Top 10 Most Useful Macramé Tools
Have you ever wondered if there were any other tools that macramé artist used to help make their designs so pretty?
It’s just not simply your hands and rope when it comes to macramé. There are is technique, finesse, and most importantly, useful tools that you can use to help with your design and make you life a lot easier.
I gathered some of the most useful tools you’ll need when it comes to macramé. These are the tools that I constantly use on the regular when creating macramé.
Some of these are must-haves, while some are nice-to-haves, depending on the type of projects you like to do.
In this post, I’ll review each item, listing its primary uses. If you’re just starting out on macramé and wondering what you will need, other than cotton cord and wooden dowels, this post will help you answer that question.
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This structured format leads you through the basics of macramé, building your skills through the intermediate level up to the advanced level. By the end of the course, you will create your own unique macramé designs.
In this course, I cover over 20 different macramé projects, ranging from beginner to advanced level. I also go over the secret tips and tricks that will help you create better projects, best practices, and helpful hints to improve your macramé skills.
Now, here are my top 10 macramé tools.
In no particular order, starting with #1
I use a pair of durable craft scissors.
These can cut through many different types of material, including fabric. If you’re cutting multiple strands of cord for your project, a sharp pair of scissors saves a lot of time and effort.
It also allows you to have beautiful, clean cuts on the fringes of your projects – essential for rounding off projects.
For tips on making clean cuts on your fringes, refer to my “how to macramé fringe” tutorial.
1. Measuring Tape
A measuring tape is essential for measuring and cutting strands of cord for your projects. Measuring the correct length of cord for intricate designs is key to your success, whether you’re following a tutorial or creating your own pattern.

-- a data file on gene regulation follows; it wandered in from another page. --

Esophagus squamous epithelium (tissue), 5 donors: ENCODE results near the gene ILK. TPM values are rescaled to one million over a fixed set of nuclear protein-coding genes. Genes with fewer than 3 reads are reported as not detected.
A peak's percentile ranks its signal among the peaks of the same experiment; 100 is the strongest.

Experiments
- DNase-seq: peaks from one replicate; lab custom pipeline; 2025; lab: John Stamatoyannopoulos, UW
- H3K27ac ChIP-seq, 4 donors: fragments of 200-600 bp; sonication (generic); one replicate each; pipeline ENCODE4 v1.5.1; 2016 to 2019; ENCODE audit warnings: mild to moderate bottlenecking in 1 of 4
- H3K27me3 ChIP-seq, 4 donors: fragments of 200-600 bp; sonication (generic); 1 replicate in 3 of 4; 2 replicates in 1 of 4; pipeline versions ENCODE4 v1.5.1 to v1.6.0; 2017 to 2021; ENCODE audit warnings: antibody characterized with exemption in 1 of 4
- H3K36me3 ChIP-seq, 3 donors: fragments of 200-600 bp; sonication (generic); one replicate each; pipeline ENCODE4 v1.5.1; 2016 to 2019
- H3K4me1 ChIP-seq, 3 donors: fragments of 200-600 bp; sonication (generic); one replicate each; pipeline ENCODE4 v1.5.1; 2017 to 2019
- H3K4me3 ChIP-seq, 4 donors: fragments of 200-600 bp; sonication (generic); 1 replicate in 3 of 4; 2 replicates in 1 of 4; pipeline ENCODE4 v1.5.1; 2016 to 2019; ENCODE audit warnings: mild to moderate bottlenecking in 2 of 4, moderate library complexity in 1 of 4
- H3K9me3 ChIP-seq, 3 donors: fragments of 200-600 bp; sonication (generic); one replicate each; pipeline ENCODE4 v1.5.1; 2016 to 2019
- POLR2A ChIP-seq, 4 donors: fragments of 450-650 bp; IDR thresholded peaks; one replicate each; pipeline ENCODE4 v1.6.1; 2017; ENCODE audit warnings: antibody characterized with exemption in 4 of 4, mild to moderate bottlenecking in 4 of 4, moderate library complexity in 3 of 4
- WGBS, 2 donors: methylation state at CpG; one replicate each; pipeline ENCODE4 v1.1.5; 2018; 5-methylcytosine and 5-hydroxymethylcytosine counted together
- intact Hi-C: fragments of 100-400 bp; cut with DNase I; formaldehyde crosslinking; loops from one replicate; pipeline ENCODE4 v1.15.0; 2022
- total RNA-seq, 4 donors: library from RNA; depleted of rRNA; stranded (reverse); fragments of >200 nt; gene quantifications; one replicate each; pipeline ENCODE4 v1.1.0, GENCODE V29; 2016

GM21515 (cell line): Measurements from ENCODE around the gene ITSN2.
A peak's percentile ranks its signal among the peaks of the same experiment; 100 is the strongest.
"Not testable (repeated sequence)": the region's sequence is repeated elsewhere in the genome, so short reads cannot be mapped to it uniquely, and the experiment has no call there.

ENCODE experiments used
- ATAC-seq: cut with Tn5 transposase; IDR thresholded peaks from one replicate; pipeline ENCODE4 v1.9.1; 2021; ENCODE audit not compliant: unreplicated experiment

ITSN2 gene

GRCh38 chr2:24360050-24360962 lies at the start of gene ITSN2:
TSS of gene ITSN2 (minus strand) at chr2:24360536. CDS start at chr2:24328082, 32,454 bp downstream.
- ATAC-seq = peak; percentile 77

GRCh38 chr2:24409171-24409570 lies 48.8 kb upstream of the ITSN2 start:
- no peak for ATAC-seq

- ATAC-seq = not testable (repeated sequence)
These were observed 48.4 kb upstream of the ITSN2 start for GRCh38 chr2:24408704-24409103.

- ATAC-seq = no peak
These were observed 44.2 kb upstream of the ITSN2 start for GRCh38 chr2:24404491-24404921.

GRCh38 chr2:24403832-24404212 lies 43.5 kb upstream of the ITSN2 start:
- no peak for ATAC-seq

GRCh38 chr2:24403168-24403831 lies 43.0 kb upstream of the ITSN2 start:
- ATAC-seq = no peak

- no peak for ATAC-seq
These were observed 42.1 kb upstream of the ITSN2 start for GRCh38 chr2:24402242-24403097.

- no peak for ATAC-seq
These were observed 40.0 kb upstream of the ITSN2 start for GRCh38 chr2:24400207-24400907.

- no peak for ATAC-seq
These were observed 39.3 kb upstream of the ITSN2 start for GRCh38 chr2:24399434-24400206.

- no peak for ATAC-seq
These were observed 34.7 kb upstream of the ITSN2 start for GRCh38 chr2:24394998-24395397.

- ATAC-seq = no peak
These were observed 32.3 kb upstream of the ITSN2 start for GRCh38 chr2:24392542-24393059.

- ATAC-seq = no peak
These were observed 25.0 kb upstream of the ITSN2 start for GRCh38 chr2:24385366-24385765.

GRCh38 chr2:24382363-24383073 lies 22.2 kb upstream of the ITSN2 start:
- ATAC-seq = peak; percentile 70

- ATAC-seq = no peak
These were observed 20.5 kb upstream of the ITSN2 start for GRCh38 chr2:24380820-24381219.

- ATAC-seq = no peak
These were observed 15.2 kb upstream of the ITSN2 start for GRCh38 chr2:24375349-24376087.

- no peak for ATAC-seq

If you’re interested in knowing how to measure out cord for your projects, refer to my “how to measure cord” tutorial.
3. Fringe Comb
This is one of my favorite tools. This durable, sturdy stainless steel tool combs through fringe easily, giving it a nice, fluffy texture. When I first started out with macramé, I used a plastic hair comb to brush through the fringe. While this does the job, it’s not the most effective way to comb through the fringe.
Having a sturdy comb allows you to comb through those knots easily if you use a cord that tangles easily. It definitely does a better job at fringing than the plastic alternative.
4. Crochet Hook
This is a super helpful tool to have for macramé. Tucking loose cord ends through the back of a macramé design is much easier when you’re using a crochet hook. I use this tool to attached two separate pieces of macramé to each other as well.
5. Macrame Cord Dispenser
A cord dispenser is incredibly useful when you’re cutting cord for your projects. Simply place the spool of cord onto the dispenser and weave the end through the loop on the dispenser. Now, you can simply pull on the cord to measure it. Your cord stays nice and tidy, and you have no hassles with tangled cord. When I measure cord without the dispenser, my spool of cord rolls everywhere and gets tangled easily.
6. Clear Tape
When you’re incorporating accessories, such as beads, into your design, tape is super useful. Cord ends are often frayed, making it difficult to thread through beads. Wrapping cord ends with a little bit of tape, solves this problem, making it super easy to thread through the beads.
7. Glue Stick
Sometimes, we make knots in macramé that could quickly unravel or loosen up. To prevent this, just dab a bit of glue on the cord ends.
8. Needle & Thread
Needle and thread are an alternative to using glue when preventing knots from unraveling or untying. You can also use this to incorporate beads and other add-ons into your design when you can’t do this by threading the cord through them.
9. Cork Pad & Pins
If you make a lot of smaller projects with thinner string, such as jewelry or keychains, it helps to have a smaller work pad. Here, you can pin down sections of the design to the cork board to make life easier. I got this cork pad from a local craft store. I’ve also used a pillow as a cushion for pins in previous jewelry projects.
While you don’t need a cork pad, it does make working on more delicate projects easier, since it allows you to work on a flat surface.
10. S-Hooks and Rack
If you don’t want to get a clothing rack right away, you can use a wall hook to hang up your pattern and work from there.
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